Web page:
Mkhwebane report: Winde, Bredell 'breached executive ethics code'

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Alan Winde. (Photo: Malherbe Nienaber)
Alan Winde. (Photo: Malherbe Nienaber)
  • The Public Protector concluded Western Cape Premier Alan Winde and his MEC Anton Bredell breached the executive ethics code.
  • Her report followed a complaint over issues at the Oudtshoorn local municipality.
  • Busisiwe Mkhwebane's report also revealed that Bredell failed to take timeous, appropriate action.


Public Protector Busisiwe Mkhwebane found that both Western Cape Premier Alan Winde and his MEC Anton Bredell were in breach of the executive ethics code over their handling of issues at the Oudtshoorn local municipality.

On Friday, Mkhwebane's report responded to complaints laid by GOOD member of the provincial legislature (MPL), Brett Herron.

Last June, Herron lodged a complaint that the former executive mayor of the Oudtshoorn municipality, Colan Sylvester, on 11 March 2019, alerted the Western Cape MEC for local government, environmental affairs and development planning, Anton Bredell, to several allegations of maladministration, fraud, corruption and financial misconduct on the part of the municipality. He then requested Bredell's assistance on the matter.

However, Bredell only responded to the letter on 22 January 2020, which was 10 months after the allegations were brought to his attention.

READ | MEC Anton Bredell rubbishes Brett Herron's claim he tried to 'capture' Oudtshoorn, demands apology

Herron claimed that, on 12 December 2019, Bredell addressed the municipality's DA councillors - and proposed they should agree that the Western Cape government place the municipality "under administration".

Sylvester, the former mayor, on 6 March 2020, allegedly wrote a letter to Winde, in connection with the conduct of Bredell.

According to Herron, Winde was obligated to "conduct an enquiry in terms of section 2.2 [sic] of the Executive Ethics Code, taking into account the promotion of an open, democratic and accountable government".

In her report, Mkhwebane said some of the allegations against Winde were not substantiated.

"We found the allegation that the premier failed to act on the allegations against the MEC, contained in the letter addressed to him by the former executive mayor of the municipality, was not substantiated.

"The same allegations became the subject of an investigation by the Public Protector, in terms of the Executive Members' Ethics Act, when a complaint of a breach of the Executive Ethics Code was lodged on 2 July 2020. I will deal with that matter shortly," she said.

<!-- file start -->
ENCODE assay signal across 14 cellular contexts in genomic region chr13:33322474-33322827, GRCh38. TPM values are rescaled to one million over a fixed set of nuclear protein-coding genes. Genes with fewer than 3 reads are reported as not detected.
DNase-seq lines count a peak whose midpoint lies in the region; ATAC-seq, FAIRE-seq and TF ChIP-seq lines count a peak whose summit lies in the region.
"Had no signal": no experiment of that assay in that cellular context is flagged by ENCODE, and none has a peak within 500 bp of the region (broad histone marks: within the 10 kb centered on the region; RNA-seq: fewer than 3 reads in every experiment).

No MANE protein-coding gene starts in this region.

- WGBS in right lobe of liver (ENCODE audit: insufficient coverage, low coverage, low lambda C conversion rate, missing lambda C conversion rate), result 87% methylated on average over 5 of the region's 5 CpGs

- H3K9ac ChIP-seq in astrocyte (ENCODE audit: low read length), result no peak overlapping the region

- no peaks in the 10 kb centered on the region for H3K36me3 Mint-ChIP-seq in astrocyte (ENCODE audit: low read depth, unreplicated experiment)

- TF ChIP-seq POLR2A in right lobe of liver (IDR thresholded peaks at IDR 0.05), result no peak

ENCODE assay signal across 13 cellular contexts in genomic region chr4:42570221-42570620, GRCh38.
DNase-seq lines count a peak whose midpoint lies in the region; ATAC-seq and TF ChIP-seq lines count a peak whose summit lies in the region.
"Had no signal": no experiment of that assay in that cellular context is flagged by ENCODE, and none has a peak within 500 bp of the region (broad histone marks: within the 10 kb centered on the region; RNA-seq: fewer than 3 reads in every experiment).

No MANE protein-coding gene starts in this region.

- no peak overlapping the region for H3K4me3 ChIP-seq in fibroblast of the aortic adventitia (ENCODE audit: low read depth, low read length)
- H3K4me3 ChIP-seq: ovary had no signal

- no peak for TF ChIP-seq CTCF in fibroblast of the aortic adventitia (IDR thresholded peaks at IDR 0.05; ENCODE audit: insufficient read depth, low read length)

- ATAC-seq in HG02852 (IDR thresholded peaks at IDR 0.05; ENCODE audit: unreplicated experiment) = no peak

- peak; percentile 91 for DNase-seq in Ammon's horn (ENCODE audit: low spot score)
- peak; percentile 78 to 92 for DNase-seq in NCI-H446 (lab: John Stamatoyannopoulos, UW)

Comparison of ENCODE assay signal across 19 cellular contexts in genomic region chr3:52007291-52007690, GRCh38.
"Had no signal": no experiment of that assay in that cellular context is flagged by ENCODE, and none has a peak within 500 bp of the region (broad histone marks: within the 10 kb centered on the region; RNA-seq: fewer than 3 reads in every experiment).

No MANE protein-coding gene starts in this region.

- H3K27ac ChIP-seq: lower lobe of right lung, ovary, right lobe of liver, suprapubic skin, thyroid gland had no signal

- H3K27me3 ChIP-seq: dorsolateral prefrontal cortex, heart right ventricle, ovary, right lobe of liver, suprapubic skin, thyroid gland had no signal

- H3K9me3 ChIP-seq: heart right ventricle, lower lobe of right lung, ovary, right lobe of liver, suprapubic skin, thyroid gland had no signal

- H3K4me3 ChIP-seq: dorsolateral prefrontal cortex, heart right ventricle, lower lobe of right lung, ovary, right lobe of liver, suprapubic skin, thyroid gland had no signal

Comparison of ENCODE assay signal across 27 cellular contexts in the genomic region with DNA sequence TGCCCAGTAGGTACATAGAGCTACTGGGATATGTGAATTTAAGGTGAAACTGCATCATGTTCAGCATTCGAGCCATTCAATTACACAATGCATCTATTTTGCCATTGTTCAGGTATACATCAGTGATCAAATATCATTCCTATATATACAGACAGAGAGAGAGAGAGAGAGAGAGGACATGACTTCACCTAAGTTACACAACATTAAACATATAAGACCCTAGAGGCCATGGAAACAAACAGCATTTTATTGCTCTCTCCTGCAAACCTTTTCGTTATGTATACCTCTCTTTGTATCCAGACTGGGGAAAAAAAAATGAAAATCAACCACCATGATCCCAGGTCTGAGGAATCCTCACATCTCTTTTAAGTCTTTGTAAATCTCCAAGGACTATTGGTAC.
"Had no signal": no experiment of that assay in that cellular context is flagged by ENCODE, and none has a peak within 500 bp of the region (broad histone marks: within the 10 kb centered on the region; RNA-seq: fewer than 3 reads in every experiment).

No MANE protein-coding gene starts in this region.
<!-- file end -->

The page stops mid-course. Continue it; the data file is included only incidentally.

ALSO READ | Oudtshoorn mayor put on special leave, pending DA probe into his conduct

Mkhwebane said they found the statements made by the premier to Parliament's Portfolio Committee on Cooperative Governance and Traditional Affairs on 23 June 2020, in connection with the proposal made by Bredell to DA councillors of the municipality on 12 December 2019, that they should agree the municipality be placed under administration, were improper. 

Winde's statement to the portfolio committee, supporting the conduct of the MEC, were not in accordance with the Constitution and legislation regulating the intervention by a provincial government in a municipality, as well as the practice of political negotiation and agreement as submitted by him. 

Mkhwebane said:

His statements were, therefore, not in the best interest of good governance and not consistent with what is expected of a person in the position of a premier. He, therefore, acted in breach of section 136(2) (b) of the Constitution and paragraphs 2.1(c) and (d), and 2.3(c) of the Executive Ethics Code.

To remedy the breach, Mkhwebane said the president must, in terms of section 3(5)(2)(b) of the Executive Members' Ethics Act, submit a copy of the report and any comments thereon to the National Council of Provinces within a reasonable time, but not later than 14 days after receiving the report.

Winde's spokesperson, Cayla Murray, said Winde had not seen the Public Protector's report. He had only learnt of its content via the media. 

"Once it has been received by his office, it will be considered, and only then determine a way forward," she added.

Meanwhile, the Public Protector found that Bredell failed to take timeous, appropriate action in connection with the allegations of improper conduct against officials of the municipality, when he was requested to do so by the former executive mayor on 11 March 2019. 

"To remedy this breach of the Executive Code of Ethics, the premier of the Western Cape must, in terms of section 3(6) of the Executive Members' Ethics Act, within a reasonable time, but no later than 14 days after receiving this report, submit a copy thereof and any comments thereon, together with a report on any action taken or to be taken in regard thereto, to the Western Cape Provincial Legislature," Mkhwebane said.

Bredell's spokesperson, James-Brent Styan, said they had not received the report, and they could not comment on a document not yet seen.

"We find the timing and the release of her decision in a statement to the media interesting. This happened without alerting us or providing us with the report," added Styan.

Editor's note: This story has been updated to reflect that the public protector made adverse findings against both Winde and Bredell.

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